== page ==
By: David Sheward
The Roundabout Theatre Company has a winner with this finely tuned revival of Terrence Rattigan’s The Winslow Boy in a production by Lindsay Posner previously presented by London’s Old Vic company and recast for New York. Premiered in 1946, the play is set in the veddy proper Kensington drawing room of the upper-middle-class Winslow family on the eve of World War I (the properly understated set and costumes are by Peter McKintosh). Youngest son Ronnie has been expelled from a prestigious naval academy for allegedly stealing a postal order worth a few shillings. His stubborn father, Arthur, risks the family’s financial stability and reputation to clear the boy’s name.
The effects of the case are catastrophic: Placid mother Grace is driven to distraction, elder brother Dickie is forced to quit college and get a banking job, and sister Catherine’s engagement to a promising military officer is endangered. Even the beloved, slightly dizzy maid Violet may lose her position. All seems lost until the celebrated, icy advocate Sir Robert Morton swoops in just before the intermission and, after a brilliantly theatrical cross-examination of Ronnie, agrees to take the case. Guess which side wins?
It may sound a bit like an old episode of Upstairs, Downstairs, but the battle of a wronged citizen fighting an oppressive bureaucracy has contemporary resonance. Posner does somewhat indulge in stiff-upper-lip clichés with some broad comic staging, but, for the most part, he has steered his sterling cast to taking the proceedings with the utmost seriousness. Though the crime Ronnie is charged with may seem petty, the principle of having his day in court is passionately defended as vital to a free society.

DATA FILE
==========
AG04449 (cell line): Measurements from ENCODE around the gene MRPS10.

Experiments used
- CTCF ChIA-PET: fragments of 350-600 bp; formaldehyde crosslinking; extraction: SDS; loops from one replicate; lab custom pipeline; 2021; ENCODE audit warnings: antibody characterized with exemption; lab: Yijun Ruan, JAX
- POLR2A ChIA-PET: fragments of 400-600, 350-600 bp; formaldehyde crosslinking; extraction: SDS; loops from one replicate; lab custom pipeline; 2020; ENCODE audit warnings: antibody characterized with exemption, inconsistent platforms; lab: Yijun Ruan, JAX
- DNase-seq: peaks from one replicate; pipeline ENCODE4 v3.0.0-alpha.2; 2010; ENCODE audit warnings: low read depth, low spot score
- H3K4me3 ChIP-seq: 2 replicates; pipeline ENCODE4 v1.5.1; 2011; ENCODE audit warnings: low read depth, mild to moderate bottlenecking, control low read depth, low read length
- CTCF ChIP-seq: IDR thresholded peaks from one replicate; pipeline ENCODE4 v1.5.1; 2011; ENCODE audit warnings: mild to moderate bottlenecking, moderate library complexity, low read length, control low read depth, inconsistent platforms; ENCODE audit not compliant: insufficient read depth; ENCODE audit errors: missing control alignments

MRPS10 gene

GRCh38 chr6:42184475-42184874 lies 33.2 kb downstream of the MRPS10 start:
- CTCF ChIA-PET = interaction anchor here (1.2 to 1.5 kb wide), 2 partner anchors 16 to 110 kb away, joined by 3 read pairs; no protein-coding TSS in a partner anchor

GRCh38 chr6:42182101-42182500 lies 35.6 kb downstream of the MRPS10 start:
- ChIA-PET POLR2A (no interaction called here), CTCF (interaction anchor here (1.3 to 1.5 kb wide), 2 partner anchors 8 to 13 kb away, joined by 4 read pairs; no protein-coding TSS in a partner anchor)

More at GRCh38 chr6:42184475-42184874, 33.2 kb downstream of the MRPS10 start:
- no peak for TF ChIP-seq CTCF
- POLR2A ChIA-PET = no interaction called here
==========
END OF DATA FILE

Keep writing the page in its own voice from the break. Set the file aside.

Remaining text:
Roger Rees displays the tender heart beneath Arthur’s blustering exterior and skillfully documents the stubborn father’s physical decline as the character’s infirmity increases with each act. Alessandro Nivola effectively captures Sir Robert’s cool demeanor and biting wit. Charlotte Parry as the politically radical sister is the anchor of the play, providing much of the motivation for action, and she does a splendid job steering the plot’s course. Michael Cumpsty is endearingly oafish as her clumsy suitor and Chandler Williams is dashing and determined as his rival, the military officer.
Mary Elizabeth Mastrantonio gets more than her fair share of comic and emotive moments as the mother. Spencer David Milford conveys Ronnie’s desperate protestations of innocence as well as his vignettes of being a typical youngster more interest in going to the pictures than in his trial. Zachary Booth has the difficult assignment of playing the feckless Dickie who is mostly inserted for comic relief, but the actor handles this task with aplomb. Henny Russell steals many of her scenes as the eccentric maid. Even the tiny walk-on roles such as superficial reporter (Meredith Forlenza) and her photographer (Stephen Pilkington) are perfectly cast in this top-drawer revival.
Oct. 17-Dec. 1. Roundabout Theatre Company at the American Airlines Theatre, 227 W. 42nd St., NYC. Tue 8pm, Wed 2pm & 8pm, Thu-Fri 8pm, Sat 2pm & 8pm, Sun 2pm. Running time 2 hours and 45 minutes, including intermission. $52-127. (212) 719-1300. www.roundabouttheatre.org
Photo: Joan Marcus
Originally Published on October 19, 2013 in ArtsinNY.com